- TOP PLAYERSOffensePABLO S. TORRE | August 20, 2012
- TAMPA BAY buccaneersENEMY lines WHAT A RIVAL COACH SAYSJune 28, 2012
- Faces in the CrowdJune 11, 2001
Robinson was nodding now.
"... might be the best who ever was."
Working at the edge of art and science, father and son produced a kind of vaudeville. "Showtime," they called it. They had come as a package deal to LSU, another football school, in 1966, and they toured the state of Louisiana, hitting towns like Shreveport and Alexandria, enticing the people, provoking their gossip, selling them on Tigers basketball. Each LSU player had his own Homework Basketball drill to perform as a specialty. But the main attraction--nay, the only attraction--was Pete. "Pete was an advertising campaign," says Bud Johnson, the LSU publicity man.
No one was more susceptible to the charms of his game than kids. Suddenly, in the heart of football country, sporting goods stores couldn't stock enough basketballs, hoops and nets. And back in North Carolina, teenagers like Charlotte's M.L. Carr--one of the first blacks to attend the basketball camp at Campbell--were rehearsing Pete's Homework Basketball routines until they could do them in their sleep. "I knew I couldn't be like Pete," says Carr. "But I did every drill religiously."
At 16, Carr had a sense of the game and its stylistic antecedents. He knew about Earl (the Pearl) Monroe from Winston-Salem State Teachers College, author of the spin dribble. He knew of Providence's Jimmy Walker and his famous crossover, a change-of-hands dribble that made the quickest defenders look slow. Then there was Archie Clark of Minnesota, who had perfected the stutter step, a hesitation move. "But Pete," says Carr, "was the best I'd ever seen. He did things the Globetrotters couldn't do yet."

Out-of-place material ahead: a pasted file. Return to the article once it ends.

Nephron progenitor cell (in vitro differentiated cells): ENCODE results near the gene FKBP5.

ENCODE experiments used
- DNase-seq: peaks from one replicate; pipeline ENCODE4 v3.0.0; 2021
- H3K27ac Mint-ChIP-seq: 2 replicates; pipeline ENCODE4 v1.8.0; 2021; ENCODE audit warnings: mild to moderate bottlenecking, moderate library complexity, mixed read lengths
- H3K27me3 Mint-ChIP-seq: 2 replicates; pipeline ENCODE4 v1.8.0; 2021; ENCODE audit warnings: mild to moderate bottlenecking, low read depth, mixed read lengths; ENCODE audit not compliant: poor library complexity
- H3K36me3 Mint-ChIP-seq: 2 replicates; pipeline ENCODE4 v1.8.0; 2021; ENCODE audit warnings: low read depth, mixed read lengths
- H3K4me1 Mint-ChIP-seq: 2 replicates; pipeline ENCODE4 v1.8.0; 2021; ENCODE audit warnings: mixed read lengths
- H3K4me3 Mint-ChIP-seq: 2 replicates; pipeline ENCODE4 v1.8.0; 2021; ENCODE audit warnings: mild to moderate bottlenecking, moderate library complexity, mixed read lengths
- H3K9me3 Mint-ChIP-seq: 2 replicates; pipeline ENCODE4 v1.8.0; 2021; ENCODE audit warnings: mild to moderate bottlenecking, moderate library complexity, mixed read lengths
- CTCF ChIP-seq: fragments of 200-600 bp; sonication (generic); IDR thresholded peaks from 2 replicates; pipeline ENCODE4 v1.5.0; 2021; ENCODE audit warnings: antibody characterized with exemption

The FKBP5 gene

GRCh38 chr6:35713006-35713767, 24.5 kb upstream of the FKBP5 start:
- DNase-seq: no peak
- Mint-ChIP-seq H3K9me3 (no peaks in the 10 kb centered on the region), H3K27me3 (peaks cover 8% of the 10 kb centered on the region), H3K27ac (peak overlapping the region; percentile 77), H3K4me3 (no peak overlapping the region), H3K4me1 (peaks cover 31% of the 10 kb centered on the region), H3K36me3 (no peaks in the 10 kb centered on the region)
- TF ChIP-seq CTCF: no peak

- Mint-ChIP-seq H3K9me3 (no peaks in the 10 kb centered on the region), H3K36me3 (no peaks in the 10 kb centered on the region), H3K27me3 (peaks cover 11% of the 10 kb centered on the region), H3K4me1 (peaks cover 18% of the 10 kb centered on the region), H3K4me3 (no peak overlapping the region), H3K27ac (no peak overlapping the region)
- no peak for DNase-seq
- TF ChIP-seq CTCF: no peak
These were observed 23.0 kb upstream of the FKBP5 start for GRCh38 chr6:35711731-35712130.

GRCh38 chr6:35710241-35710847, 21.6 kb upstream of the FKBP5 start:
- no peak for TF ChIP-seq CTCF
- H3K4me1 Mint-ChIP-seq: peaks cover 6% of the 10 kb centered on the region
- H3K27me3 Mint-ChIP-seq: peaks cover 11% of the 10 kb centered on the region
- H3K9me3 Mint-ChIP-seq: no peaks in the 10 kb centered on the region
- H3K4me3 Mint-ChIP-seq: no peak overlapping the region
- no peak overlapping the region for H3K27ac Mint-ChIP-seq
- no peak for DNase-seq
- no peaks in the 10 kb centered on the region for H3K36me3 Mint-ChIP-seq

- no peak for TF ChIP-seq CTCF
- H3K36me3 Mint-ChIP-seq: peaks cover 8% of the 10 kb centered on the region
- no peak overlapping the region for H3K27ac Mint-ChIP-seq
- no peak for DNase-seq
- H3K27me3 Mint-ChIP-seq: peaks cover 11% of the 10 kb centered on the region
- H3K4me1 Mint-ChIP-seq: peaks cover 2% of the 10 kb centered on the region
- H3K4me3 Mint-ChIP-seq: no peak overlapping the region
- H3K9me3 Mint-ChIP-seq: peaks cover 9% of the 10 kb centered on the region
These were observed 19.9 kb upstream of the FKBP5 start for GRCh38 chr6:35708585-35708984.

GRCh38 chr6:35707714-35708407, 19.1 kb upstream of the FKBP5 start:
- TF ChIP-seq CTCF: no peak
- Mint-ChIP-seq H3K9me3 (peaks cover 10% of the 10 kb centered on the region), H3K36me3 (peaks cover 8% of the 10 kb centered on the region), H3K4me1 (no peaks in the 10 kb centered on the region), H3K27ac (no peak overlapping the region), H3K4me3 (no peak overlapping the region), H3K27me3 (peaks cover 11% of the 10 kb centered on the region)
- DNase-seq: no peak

In fact, Pete was already being called "a bleached Globetrotter." But unlike the Globetrotters, he made his moves in authentic game conditions. The competition was high level, high stakes, the expectations increasing at an exponential rate.
With his droopy socks and floppy hair, there was a growing sense that Pistol Pete would morph into something more iconic than just a basketball player. In anticipation of his varsity debut, in 1967, Press saw to it that LSU had a new pep band and a squadron of pom-pom girls. He arranged to videotape Pete's games and the Homework Basketball drills. There would be a full record of exactly how he and his son had conspired to change the game.
By Press's calculation Pete would have to shoot 40 times a game for LSU to have a chance of winning. Not only did this theory violate every strategic principle of the game, but it also had never been put into practice. Shooting at such an absurdly rapid rate--better than a shot a minute--would be physically and psychologically grueling. "He's got more pressure on him than any kid in America," Press said.
Pete's game became the subject of discussion among league officials. Coming down full stride on the break, he would wave his hand over the ball, then tip it with the other hand in the opposite direction. It looked like a magic trick. At one point a ref blew his whistle and signaled a traveling violation. "How can you make that call?" said an outraged Pete. "You've never even seen that move."
In fact, the call forced SEC officials to hold a meeting. The refs examined the tape until, at long last, they shook their heads in grudging agreement with the kid.